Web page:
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Freezer converted to low-cost fridge
#1
When I was participating at CRVL, I posted about a fellow in Australia who converted a chest freezer into a very low-cost refrigerator that could easily be run on solar.  His name is Tom Chalk of Mt. Best, Australia.  He bought a small energy-efficient chest freezer and changed the thermostat to turn it into a refrigerator that only takes 0.1 KWh of energy.  How much does a regular fridge that size cost to run?  Most people at CRVL seemed doubtful.

Here's the first article I saw on it, "A fridge that only takes 0.1 KWh?":  https://www.builditsolar.com/Projects/Co...fridge.pdf

Here is a more recent article about the conversion, "Freezer to fridge conversion":
https://mtbest.net/freezer-to-fridge-thermostat.html

And just today, I finally found a man who did it for his tiny house, it works as advertised, and he loves it!
"70 Year Old Builds Innovative Off-Grid Tiny House for Debt Free Retirement":
https://www.youtube.com/watch?v=n-K8l43sZgA

Would someone who understands electricity be willing to convert the draw of a common off-grid fridge or two (like a Domestic, etc) to the same language as this fridge, so it would be easy to compare the energy use?  Pretty please with sugar on it?
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  • Texjbird (09-12-2018)
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#2
I posted a thread on crvl about my low cost low power fridge.  

https://www.cheaprvliving.com/forums/sho...?tid=27624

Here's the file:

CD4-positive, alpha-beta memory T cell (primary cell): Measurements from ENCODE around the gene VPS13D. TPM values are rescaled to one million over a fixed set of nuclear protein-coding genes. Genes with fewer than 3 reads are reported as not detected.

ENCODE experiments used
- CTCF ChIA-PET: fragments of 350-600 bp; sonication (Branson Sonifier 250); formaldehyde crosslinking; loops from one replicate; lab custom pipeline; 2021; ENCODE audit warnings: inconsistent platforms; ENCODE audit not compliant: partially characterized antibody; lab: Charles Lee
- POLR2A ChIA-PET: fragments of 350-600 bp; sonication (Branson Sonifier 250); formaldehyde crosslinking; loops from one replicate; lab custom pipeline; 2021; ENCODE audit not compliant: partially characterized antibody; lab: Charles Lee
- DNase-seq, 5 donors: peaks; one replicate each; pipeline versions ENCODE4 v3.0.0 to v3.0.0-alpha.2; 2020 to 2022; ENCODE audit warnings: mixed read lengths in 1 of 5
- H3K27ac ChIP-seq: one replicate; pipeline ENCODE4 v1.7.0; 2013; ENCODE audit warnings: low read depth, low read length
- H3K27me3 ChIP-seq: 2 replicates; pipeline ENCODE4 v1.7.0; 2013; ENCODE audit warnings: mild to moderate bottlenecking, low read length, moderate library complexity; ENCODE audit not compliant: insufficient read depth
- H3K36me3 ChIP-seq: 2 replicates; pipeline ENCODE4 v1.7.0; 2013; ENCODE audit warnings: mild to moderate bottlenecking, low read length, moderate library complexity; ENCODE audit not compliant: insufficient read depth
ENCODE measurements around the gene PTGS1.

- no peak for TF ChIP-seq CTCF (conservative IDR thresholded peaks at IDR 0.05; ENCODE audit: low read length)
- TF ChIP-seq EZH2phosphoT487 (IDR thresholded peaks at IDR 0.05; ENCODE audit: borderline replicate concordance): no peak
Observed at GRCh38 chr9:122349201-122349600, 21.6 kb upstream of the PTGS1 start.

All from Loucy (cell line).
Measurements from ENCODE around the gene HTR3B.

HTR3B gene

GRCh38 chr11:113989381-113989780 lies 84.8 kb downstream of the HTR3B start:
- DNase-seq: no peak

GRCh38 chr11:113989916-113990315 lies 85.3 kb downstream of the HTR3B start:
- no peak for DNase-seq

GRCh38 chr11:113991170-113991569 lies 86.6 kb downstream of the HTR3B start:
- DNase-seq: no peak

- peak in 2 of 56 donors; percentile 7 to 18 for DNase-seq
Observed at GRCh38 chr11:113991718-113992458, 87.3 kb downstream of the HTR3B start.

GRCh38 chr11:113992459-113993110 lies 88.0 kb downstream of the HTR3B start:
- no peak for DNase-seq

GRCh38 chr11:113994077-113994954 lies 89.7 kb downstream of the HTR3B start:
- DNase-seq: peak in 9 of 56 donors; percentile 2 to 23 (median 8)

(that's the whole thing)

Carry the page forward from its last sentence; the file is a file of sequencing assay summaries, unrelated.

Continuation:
The first paragraph is:
My efficient refrigerator uses very little electricity.  During the period of 10/1/17 through 11/2/17 the average consumption was 10.2 amp hours per day.  The highest 7 day period average was 12.13 amp hours per day with temperatures in the low to mid 90s.  The lowest 7 day period average was 6.78 amp hours per day with temperatures in low 70s to mid 80s.  This is actual in a van use, not an always cool place.  

To convert the numbers the math isn't too hard.  Mine is 13 amp hours per day.  Times 12 volts that's 13 amp hours × 12 volts =  156 watt hours per day.  156 watt hours divided by 1000 is 0.156 kilowatt hours per day.  

My fridge uses 8 pounds of water in ziploc bags in the freezer compartment.  It stays cold 3 days with no electricity.  I have a single group size 24 trolling motor battery for everything including engine starting, cell phone, fridge, leds, Maxxfan, etc.  Most people have substantial battery banks to keep the fridge cold for three days with no sun.